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Eliminating author fees can help open access journals make research available to everyone

Open Access (OA) journals are peer-reviewed academic journals that are free and available for anyone to read without paying subscription fees. To make up for lost subscription income, many journals charge author fees to researchers who wish to publish in them. These fees can reach thousands of dollars per article, paid for by publicly funded research grants.

This costs Canadians millions of dollars a year and lines the pockets of major publishers whose profit margins rival Pfizer’s. However, thousands of OA journals do not charge author fees, proving that publishing in open access journals does not have to be so expensive.

I work as an academic librarian at McGill University and am an expert on open access publishing on campus. According to research by myself and a colleague, Canada is home to almost 300 free and open access journals. This is important, as author fees serve as a barrier to many researchers making their work available to anyone interested.

publication cost

Typical costs of publishing an academic journal include the salaries of style editors, typographers, and translators, and fees for technical infrastructure such as web hosting and submission systems. There are also costs associated with running non-OA magazines, such as managing paywalls, subscription payment systems, and sales staff salaries.

Publishing a journal requires money, but that’s only 10 to 15 percent of what publishers charge authors to make their work open access. Authors’ fees are disproportionate to publication costs and correlate with the journal’s prestige, impact, and profit model.

In this environment, author fees will continue to rise as long as someone can afford them. It also means that open access publishing privileges a certain group of researchers.

A case study

The McGill University Library supports a free OA science journal called seismicwhich publishes peer-reviewed research in seismology and earthquake science. seismic represents an alternative to rising author fees, such as NatureThe controversial open access author fee of over $10,000.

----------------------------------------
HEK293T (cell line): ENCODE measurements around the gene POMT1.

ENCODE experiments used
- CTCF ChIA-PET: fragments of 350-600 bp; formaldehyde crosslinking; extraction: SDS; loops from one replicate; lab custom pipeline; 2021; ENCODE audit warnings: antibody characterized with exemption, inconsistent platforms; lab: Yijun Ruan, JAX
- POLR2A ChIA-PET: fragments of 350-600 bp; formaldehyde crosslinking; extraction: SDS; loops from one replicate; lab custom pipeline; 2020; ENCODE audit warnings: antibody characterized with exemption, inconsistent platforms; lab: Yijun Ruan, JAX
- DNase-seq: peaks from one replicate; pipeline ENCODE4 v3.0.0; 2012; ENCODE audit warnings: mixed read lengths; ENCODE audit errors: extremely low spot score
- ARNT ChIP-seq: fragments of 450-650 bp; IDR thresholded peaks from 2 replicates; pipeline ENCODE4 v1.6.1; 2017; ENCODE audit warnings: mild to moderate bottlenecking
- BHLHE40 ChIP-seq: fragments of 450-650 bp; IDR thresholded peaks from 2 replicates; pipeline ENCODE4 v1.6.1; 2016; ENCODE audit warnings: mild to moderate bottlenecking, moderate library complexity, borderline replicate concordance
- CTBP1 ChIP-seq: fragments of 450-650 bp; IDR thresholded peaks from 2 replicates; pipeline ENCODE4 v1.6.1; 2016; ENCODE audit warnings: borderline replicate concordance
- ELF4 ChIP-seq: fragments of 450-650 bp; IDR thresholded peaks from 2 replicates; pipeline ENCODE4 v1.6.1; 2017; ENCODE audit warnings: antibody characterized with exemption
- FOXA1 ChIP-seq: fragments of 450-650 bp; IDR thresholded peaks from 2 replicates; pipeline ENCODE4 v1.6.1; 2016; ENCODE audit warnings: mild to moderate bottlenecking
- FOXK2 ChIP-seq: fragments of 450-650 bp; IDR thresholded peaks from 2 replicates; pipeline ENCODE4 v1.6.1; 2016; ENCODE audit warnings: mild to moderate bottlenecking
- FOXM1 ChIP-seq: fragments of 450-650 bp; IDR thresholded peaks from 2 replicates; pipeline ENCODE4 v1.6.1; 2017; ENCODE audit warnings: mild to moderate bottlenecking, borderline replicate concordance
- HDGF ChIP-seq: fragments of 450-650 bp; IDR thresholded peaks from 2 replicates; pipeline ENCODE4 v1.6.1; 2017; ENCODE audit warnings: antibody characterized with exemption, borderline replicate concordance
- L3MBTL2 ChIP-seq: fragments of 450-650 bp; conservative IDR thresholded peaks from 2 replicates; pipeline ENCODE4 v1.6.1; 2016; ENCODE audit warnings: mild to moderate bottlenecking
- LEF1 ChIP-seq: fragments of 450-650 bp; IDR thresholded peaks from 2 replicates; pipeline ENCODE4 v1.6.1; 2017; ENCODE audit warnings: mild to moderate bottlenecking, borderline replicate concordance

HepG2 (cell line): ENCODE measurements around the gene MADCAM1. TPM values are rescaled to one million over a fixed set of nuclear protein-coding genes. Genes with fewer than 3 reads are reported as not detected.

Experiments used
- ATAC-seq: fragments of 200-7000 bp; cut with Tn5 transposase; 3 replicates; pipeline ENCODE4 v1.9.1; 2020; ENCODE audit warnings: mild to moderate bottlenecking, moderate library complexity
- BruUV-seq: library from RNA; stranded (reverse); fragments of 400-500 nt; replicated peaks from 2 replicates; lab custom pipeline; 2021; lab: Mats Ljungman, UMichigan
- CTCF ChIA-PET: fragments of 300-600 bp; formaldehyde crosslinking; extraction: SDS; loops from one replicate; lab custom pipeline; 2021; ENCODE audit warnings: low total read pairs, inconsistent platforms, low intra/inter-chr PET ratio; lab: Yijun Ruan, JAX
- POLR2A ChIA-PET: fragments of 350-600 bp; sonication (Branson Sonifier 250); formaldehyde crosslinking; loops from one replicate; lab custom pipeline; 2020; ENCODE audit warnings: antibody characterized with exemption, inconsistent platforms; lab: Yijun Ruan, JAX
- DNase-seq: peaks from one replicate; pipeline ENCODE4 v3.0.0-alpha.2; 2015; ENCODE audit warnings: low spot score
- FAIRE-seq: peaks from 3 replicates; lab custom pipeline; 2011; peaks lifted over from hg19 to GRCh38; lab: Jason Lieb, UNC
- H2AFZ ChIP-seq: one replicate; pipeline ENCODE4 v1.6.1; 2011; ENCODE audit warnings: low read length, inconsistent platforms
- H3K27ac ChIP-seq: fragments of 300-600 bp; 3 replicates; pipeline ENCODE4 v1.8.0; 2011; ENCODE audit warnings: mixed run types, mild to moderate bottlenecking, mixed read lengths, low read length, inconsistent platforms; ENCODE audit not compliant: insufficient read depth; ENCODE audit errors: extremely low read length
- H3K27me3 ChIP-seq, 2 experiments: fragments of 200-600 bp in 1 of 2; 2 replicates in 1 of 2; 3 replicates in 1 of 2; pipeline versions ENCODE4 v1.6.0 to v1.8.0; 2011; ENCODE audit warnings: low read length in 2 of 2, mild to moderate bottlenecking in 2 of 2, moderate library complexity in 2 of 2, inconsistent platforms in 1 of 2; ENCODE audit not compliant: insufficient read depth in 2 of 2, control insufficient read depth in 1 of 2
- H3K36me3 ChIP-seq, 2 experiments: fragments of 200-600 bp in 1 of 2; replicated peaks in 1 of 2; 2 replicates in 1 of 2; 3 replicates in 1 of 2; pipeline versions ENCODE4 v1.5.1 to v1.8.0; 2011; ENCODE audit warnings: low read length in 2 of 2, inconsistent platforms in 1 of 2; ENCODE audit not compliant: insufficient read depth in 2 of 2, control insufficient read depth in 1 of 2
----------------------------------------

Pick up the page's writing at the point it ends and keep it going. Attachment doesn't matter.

A community of nearly 50 international researchers and scientists make up seismiceditorial team of . McGill Library covers the technical costs of seismicincluding DOI registration, preservation, web hosting, and manuscript submission platform management.

Volunteer work provided by the seismic The team handles journal operations: soliciting reviewers, reviewing submissions, and publishing accepted manuscripts. The journal is also responsible for creating its own guidelines for authors, updating its website, and promoting itself. seismic provides authors with pre-formatted templates to reduce time spent on design and production.

McGill Library is one of many Canadian libraries that support journals in this way. Of the nearly 300 free Canadian OA journals we researched, 90 percent were supported in some way by academic libraries.

community value

Journals are not just about publishing articles; to be successful, they must be recognized and valued by the community. A seismic, significant efforts and resources have been invested in building grassroots communities. In a publish or perish culture, launching a new magazine is not enough: it must be valued and respond to the needs of its community to attract submissions.

Editors and reviewers contribute their time to journals as part of the service to their profession. Some researchers and editors are not satisfied with providing volunteer work to publishers that generate millions of dollars in profits. Free journals run by academics offer an attractive alternative; this has certainly been a motivating factor for the editorial team of seismic.

seismic is unique as a free OA science magazine. Our research identified that Canadian STEM journals were nearly 40 percent less likely to be open access than journals in other disciplines. This is also true globally. One study found that humanities and social science journals accounted for 60 percent of free OA journals, compared to 22 percent in science and 17 percent in medicine.

Additionally, science and medical journals make up the majority of paid OA journals. This is probably because these journals were early adopters of the pay-per-author model; researchers publishing on them also had larger grants available to pay these fees.

Future publishing models

As author fees charged by big publishers skyrocket, libraries, universities and funding agencies should encourage alternative publishing models. Free OA journals can meet this need, but can be precarious and require support.

Canada, for example, has a grant to support journals in the social sciences and humanities, but there is no such grant at the federal level for scientific and medical journals. Canada has also been a leader in launching a cooperative funding model for open access journals.

The focus here has also been on the arts, humanities, and social sciences. Canadian libraries, universities, funding agencies and non-profit publishers must continue to work together to ensure a sustainable and affordable publishing system for all disciplines.

Author fees limit affordable open access for researchers, particularly those without grants. Supporting free OA magazines is one way forward.